Hazard Scale Assesses Wildfire Risks

NIST and the U.S. Forest Service created the Wildland Urban Interface Hazard Scale to help communities prepare for fires that occur where developed and undeveloped areas meet.

According to the U.S. Department of Commerce's National Institute of Standards and Technology (NIST), wildfires are increasing as housing developments push into wilderness areas, to the point that more than 54,000 wildfires during the first 10 months of 2012 burned 9.1 million acres –- nearly twice the annual average for wildfire-burned acreage from 2002 to 2011.

Now, two men from NIST and the U.S. Department of Agriculture's U.S. Forest Service (USFS) have created the Wildland Urban Interface Hazard Scale to help communities prepare for this rising threat. The scale links accurate assessments of wildland fire risk to improved building codes, standards, and practices for resisting the threat, NIST announced Dec. 5.

"Structures in areas susceptible to other natural hazards, such as earthquakes, hurricanes and tornados, can be built to address the potential risks from these disasters because we have measurement scales that define that risk — the Richter for quakes, the Saffir-Simpson for hurricanes, and the Enhanced Fujita for tornados," said NIST's Alexander Maranghides, who created the tool with William Mell of USFS. "Now, we have proposed a scale specifically for wildland fires that will allow us to link exposure to improved codes and standards and, as a result, save lives, property and dollars."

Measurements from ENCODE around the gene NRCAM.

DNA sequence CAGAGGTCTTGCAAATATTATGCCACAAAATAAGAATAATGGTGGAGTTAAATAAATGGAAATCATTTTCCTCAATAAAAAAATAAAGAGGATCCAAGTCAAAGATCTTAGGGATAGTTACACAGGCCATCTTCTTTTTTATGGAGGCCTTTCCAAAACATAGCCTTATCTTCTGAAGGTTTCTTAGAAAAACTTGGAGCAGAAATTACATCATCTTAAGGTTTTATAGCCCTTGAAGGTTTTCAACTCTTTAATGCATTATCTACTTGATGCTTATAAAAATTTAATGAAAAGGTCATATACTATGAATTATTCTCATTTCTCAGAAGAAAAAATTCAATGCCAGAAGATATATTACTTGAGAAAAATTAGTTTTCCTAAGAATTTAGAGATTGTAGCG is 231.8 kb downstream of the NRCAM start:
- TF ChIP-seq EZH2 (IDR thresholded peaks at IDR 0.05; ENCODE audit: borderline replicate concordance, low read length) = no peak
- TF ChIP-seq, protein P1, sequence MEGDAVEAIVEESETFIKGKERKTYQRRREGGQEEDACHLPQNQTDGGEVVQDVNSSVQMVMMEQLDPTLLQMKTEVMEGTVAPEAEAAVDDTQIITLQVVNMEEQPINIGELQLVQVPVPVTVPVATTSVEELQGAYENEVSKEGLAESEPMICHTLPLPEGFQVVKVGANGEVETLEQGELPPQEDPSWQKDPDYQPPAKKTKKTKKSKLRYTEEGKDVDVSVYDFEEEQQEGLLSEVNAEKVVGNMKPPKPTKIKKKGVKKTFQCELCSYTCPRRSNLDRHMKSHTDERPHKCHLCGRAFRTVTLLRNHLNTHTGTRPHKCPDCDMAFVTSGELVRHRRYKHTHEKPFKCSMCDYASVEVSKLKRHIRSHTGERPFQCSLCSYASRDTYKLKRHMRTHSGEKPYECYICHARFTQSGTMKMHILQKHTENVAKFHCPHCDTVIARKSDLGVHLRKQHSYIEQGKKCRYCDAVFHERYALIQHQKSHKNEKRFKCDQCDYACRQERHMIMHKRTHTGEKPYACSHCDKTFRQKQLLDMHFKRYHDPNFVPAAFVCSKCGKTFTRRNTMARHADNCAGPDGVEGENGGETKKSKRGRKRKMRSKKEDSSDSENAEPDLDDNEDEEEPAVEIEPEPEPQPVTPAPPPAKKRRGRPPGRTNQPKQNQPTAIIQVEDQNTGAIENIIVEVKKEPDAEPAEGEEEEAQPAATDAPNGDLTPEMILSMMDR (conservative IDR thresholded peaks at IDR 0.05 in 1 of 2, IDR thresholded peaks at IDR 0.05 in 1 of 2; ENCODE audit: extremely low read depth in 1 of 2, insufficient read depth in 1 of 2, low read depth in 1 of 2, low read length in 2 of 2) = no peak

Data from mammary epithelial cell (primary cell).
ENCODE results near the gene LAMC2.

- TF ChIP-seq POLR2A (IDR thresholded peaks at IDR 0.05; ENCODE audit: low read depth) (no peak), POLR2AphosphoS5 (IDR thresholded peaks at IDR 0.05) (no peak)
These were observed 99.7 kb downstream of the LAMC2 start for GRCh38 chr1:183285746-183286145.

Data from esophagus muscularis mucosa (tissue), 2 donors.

The WUI Hazard Scale is designed to consistently measure the expected risks from fire and embers during a WUI fire event for specific locations within a community. "Wildfires are among the few natural disasters in which risk levels can rapidly change as the event progresses and the threat doesn't weaken with distance away from a well-defined epicenter, as in a tornado," Mell explained. "For example, if your home is nestled deep within a neighborhood away from the leading edge of a fire, you might not be at risk early on. However, the danger to your home dramatically increases if a neighboring house, the surrounding landscape, or a nearby vehicle catches on fire."

The ratings of various locations can be used to build a map of differing levels of risk throughout a community, allowing its leaders to pinpoint where hardened structures are most needed. "In effect," said Maranghides, "we may be able to mitigate the entire dynamic of a WUI fire event if the frontline structures don't ignite."

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